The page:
About Hard Money Loans
For starters, a hard money loan is specifically for real estate, and the amount of the loan is based on the value of your property instead of your ability to pay the loan back. Hard money lenders are typically organizations and private individuals who lend money for different reasons. They make decisions to fund the loans on a case-by-case basis and there are several different kinds of hard money loans. Some of the most common options are fix-and flip loans, construction loans and bridge loans.
A fix-and-flip loan is for investors who want to buy, fix up and resell a property. A construction loan is for real estate developers of new construction projects who plan to refinance and sell the property right away. Bridge loans let you buy, resell or refinance a property. A bridge loan can also let you buy a new property right away and then get cash for a down payment from selling another property that you own. There’s also the owner-occupied loan, which is less common and used for people who don’t qualify for other kinds of financing.
A Deeper Look at Hard Money Loans
Not everyone will be approved for a hard money loan since lenders fund these loans mainly for investment purposes. There’s a good chance that you will not receive funding for your private home. One of reasons is because lenders who fund consumers must abide by additional regulations, which can complicate the process.
Hard money loans are short-term loans that are often for a few years, with 12 months being a more common timeframe. If you received a hard money loan, you would only be required to make interest payments instead of paying money towards the principal and interest every month. This is one of the reasons why hard money loans are attractive to real estate investors. There’s also the fact that you can get financed quickly and the application process is a lot easier than the process for traditional bank loans.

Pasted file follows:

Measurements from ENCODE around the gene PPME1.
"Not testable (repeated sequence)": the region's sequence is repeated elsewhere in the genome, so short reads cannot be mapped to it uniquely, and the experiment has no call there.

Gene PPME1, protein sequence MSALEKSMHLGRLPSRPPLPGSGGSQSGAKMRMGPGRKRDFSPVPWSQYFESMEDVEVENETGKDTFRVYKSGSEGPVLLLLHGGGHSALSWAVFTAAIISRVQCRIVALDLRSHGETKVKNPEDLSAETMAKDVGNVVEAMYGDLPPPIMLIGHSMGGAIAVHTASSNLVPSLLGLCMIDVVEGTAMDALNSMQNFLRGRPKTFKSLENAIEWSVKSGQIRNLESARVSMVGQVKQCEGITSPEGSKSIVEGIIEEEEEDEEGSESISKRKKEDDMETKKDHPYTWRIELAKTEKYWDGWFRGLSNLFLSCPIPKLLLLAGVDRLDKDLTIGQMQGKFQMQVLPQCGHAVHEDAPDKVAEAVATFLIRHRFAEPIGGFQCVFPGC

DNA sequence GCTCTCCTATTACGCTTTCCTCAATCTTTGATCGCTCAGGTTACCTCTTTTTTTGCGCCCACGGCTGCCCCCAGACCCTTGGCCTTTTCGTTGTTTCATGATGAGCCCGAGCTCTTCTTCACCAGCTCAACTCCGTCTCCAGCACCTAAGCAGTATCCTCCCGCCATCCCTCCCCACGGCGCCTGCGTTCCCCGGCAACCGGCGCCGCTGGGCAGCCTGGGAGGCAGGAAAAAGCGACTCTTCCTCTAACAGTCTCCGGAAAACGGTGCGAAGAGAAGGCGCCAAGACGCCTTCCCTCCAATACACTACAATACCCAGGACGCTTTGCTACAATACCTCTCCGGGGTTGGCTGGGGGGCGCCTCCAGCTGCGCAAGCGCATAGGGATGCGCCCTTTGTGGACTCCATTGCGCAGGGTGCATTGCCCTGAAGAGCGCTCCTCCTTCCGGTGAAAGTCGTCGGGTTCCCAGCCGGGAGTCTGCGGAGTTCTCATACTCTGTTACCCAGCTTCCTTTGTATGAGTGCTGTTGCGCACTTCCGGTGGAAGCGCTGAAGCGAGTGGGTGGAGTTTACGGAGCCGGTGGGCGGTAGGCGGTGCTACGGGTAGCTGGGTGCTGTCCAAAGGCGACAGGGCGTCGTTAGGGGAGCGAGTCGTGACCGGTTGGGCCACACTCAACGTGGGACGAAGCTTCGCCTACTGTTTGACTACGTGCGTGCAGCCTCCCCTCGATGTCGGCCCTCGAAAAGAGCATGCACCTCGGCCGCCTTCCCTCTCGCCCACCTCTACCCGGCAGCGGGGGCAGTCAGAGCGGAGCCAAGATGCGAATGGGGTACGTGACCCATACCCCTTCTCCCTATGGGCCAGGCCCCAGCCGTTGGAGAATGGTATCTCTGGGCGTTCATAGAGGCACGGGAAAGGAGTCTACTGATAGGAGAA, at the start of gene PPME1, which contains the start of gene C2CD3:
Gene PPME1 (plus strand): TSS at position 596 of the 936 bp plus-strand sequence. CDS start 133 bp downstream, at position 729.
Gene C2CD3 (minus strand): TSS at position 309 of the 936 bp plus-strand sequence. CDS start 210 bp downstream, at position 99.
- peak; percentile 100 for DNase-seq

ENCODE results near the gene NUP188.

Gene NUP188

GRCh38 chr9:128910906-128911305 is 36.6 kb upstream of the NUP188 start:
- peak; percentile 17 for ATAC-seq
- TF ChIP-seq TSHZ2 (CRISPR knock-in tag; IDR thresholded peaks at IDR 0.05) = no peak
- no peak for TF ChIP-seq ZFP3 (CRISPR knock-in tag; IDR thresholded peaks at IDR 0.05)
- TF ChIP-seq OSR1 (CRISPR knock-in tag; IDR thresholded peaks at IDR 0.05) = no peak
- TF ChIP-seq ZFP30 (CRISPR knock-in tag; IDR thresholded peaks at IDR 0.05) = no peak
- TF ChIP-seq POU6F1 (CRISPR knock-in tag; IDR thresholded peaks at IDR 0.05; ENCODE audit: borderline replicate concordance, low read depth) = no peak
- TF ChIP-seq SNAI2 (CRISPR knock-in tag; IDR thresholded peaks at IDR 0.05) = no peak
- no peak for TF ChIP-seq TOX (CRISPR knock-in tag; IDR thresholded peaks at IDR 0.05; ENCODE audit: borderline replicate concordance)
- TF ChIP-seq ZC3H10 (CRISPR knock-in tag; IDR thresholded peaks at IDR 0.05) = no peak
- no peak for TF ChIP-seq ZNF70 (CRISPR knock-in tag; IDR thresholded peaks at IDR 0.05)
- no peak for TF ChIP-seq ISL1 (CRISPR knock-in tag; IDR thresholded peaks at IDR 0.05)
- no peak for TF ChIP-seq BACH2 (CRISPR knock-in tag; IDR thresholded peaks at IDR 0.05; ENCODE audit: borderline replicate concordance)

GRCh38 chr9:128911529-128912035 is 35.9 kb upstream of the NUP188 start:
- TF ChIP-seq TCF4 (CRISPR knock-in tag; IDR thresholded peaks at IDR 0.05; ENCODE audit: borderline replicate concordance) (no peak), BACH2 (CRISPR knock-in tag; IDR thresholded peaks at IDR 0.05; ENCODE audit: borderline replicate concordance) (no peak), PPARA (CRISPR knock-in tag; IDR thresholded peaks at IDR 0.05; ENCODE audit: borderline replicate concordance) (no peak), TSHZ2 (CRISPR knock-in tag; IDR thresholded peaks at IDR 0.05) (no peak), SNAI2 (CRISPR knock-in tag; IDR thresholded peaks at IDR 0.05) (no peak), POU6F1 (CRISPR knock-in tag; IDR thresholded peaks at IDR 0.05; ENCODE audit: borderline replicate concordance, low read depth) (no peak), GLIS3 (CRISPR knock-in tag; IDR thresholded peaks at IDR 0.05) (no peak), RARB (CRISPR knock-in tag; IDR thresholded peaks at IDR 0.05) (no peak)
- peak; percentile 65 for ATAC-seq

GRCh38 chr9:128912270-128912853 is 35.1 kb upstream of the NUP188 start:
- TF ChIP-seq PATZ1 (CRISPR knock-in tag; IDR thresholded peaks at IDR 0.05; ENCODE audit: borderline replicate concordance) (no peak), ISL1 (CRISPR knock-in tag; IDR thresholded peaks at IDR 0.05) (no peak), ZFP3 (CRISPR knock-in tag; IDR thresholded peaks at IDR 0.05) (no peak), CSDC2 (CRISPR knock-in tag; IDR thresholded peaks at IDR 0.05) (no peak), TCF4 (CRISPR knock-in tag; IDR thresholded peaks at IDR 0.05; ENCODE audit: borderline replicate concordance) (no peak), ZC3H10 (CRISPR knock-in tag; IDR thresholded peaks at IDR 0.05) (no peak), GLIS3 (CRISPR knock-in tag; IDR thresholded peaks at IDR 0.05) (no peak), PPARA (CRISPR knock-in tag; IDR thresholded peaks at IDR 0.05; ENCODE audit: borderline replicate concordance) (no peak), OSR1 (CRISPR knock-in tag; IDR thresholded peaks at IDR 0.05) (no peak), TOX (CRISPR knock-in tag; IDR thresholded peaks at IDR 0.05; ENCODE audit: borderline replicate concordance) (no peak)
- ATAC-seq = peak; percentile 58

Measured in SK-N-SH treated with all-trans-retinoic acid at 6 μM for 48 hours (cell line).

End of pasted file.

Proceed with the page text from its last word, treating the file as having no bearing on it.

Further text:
Another common aspect of hard money loans is that you will be required to bring some of your own money to the table. The amount if often based on the Loan-To-Value (LTV) ratio or After-Repair-Value (ARV) ratio. When it’s time to pay the loan off, you’ll do so in a balloon payment that covers any fees, the principal and the interest.
Hard Money versus Traditional Loans
When you compare hard money loans with traditional loans, you’ll find that the only similarity is that they are used for the purpose of buying property. Otherwise, there’s not much to compare. For instance, hard money loans are funded by individuals and organizations that carry different terms than banks. This includes short repayment periods and high interest rates.
When it comes to the value of hard money loans, one important benefit is that the underwriting is similar to traditional loans, but it’s still a lot easier to get approved. Essentially, the benefits of hard money loans include the ability to get the money that you need quickly with flexible terms. This means you’ll have the resources for more investment opportunities. While some of the disadvantages include higher interest rates, fees and a short repayment schedule, many investors find that the pros outweigh the cons.